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dc.contributor.authorGallagher, Shaun
dc.date.accessioned2013-09-04T15:00:05Z
dc.date.available2013-09-04T15:00:05Z
dc.date.issued2013-12
dc.identifier.citationGallagher , S 2013 , ' The socially extended mind ' , Cognitive Systems Research , vol. 25/26 , pp. 4-12 . https://doi.org/10.1016/j.cogsys.2013.03.008
dc.identifier.issn1389-0417
dc.identifier.otherPURE: 683734
dc.identifier.otherPURE UUID: 7e4df0cd-40b2-43b8-98f0-53869d668d3b
dc.identifier.otherScopus: 84883452631
dc.identifier.urihttp://hdl.handle.net/2299/11533
dc.description.abstractI argue that social institutions, such as the legal system, educational and cultural institutions, and even science itself understood as an institution, can contribute to and even be constitutive of cognition. I review various arguments against the extended mind hypothesis and the parity principle in light of this perspective, and I suggest that this concept of the socially extended mind can serve as a useful tool for critical theory.en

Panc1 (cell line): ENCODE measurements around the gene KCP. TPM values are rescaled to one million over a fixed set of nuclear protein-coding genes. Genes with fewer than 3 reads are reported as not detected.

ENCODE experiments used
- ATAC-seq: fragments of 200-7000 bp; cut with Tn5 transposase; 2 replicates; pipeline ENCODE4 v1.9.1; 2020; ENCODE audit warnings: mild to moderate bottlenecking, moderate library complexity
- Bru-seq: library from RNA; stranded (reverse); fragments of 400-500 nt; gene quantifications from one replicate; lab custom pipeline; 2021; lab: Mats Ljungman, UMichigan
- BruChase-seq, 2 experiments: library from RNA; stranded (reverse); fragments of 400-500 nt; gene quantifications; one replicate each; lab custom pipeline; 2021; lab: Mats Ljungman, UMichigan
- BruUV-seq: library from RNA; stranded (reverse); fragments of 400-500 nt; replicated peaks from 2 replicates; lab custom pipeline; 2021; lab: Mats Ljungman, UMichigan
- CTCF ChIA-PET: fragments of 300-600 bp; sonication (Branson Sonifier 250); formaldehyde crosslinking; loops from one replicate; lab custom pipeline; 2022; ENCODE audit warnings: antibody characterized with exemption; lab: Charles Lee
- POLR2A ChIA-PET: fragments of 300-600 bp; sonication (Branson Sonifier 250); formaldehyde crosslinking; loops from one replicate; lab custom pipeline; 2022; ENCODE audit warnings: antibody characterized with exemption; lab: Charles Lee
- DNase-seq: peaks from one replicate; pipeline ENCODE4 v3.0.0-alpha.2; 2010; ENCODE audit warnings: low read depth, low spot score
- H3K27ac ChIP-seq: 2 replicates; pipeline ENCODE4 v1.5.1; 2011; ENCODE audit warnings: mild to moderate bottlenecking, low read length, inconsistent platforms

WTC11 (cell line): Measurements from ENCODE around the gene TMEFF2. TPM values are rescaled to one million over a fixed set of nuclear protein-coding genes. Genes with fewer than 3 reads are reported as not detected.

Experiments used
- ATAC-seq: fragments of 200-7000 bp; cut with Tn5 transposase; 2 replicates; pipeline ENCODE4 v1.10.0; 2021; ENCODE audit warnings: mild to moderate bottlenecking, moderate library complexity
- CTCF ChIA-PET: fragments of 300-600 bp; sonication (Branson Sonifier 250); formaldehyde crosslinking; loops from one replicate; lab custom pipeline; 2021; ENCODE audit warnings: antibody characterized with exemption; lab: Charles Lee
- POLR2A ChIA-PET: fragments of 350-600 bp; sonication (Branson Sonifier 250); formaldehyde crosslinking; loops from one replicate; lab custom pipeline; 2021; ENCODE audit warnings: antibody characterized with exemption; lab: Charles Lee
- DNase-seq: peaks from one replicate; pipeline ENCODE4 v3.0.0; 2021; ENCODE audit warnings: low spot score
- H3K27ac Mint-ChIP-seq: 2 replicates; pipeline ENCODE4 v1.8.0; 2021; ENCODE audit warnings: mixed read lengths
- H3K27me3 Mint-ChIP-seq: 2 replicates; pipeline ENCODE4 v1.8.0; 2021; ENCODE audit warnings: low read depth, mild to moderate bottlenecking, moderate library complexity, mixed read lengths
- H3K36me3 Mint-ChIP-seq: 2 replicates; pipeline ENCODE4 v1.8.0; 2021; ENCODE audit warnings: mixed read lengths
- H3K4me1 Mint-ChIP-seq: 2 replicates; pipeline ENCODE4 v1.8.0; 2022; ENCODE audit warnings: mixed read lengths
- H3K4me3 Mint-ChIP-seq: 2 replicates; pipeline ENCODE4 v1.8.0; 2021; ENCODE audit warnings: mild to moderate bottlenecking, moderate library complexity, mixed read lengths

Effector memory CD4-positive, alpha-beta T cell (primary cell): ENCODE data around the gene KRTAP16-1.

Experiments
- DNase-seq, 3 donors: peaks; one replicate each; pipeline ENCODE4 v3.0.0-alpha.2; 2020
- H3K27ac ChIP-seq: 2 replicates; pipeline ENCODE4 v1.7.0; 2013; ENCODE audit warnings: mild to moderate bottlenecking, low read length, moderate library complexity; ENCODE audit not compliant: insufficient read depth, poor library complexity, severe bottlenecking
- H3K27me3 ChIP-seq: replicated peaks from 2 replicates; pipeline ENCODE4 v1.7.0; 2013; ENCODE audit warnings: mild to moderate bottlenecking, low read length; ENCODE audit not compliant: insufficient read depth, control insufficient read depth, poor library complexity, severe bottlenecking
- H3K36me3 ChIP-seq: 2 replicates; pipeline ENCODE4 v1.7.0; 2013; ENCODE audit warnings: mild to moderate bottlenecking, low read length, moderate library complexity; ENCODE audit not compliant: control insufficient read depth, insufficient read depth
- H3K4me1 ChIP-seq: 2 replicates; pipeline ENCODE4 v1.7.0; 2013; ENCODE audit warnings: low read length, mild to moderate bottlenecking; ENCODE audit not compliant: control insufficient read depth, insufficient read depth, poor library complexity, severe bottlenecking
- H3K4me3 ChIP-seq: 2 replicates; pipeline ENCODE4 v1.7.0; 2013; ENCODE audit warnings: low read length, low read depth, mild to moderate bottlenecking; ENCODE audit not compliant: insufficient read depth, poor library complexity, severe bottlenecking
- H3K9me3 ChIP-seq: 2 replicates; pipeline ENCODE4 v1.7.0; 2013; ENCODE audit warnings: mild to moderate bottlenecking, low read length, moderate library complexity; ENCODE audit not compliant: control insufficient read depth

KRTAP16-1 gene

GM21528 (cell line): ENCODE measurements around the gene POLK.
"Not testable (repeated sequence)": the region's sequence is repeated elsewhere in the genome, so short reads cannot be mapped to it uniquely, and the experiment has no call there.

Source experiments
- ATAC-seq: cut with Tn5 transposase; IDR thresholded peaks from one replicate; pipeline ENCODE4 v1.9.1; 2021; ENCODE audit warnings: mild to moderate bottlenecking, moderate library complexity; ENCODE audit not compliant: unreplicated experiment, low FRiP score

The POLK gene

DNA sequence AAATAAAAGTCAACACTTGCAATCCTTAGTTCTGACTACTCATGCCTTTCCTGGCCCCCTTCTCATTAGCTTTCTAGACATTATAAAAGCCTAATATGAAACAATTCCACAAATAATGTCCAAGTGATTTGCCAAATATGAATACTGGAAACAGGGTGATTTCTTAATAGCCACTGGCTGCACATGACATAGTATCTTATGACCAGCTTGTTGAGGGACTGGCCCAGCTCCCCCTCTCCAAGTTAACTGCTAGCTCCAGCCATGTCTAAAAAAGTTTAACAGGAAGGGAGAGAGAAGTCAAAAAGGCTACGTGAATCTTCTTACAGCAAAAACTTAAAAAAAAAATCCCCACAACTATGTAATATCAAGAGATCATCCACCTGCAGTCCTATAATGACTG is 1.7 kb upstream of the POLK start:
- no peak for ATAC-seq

dc.language.isoeng
dc.relation.ispartofCognitive Systems Research
dc.rightsEmbargoed
dc.subjectextended mind
dc.subjectparity principle
dc.subjectcritical theory
dc.subjectinstitutions
dc.titleThe socially extended minden
dc.contributor.institutionSchool of Humanities
dc.contributor.institutionSocial Sciences, Arts & Humanities Research Institute
dc.contributor.institutionPhilosophy
dc.description.statusPeer reviewed
dc.date.embargoedUntil2014-12-01
dc.relation.schoolSchool of Humanities
dc.description.versiontypeFinal Accepted Version
dcterms.dateAccepted2013-12
rioxxterms.versionAM
rioxxterms.versionVoR
rioxxterms.versionofrecordhttps://doi.org/10.1016/j.cogsys.2013.03.008
rioxxterms.licenseref.startdate2014-12-01
rioxxterms.typeJournal Article/Review
herts.preservation.rarelyaccessedtrue
herts.date.embargo2014-12-01
herts.rights.accesstypeEmbargoed


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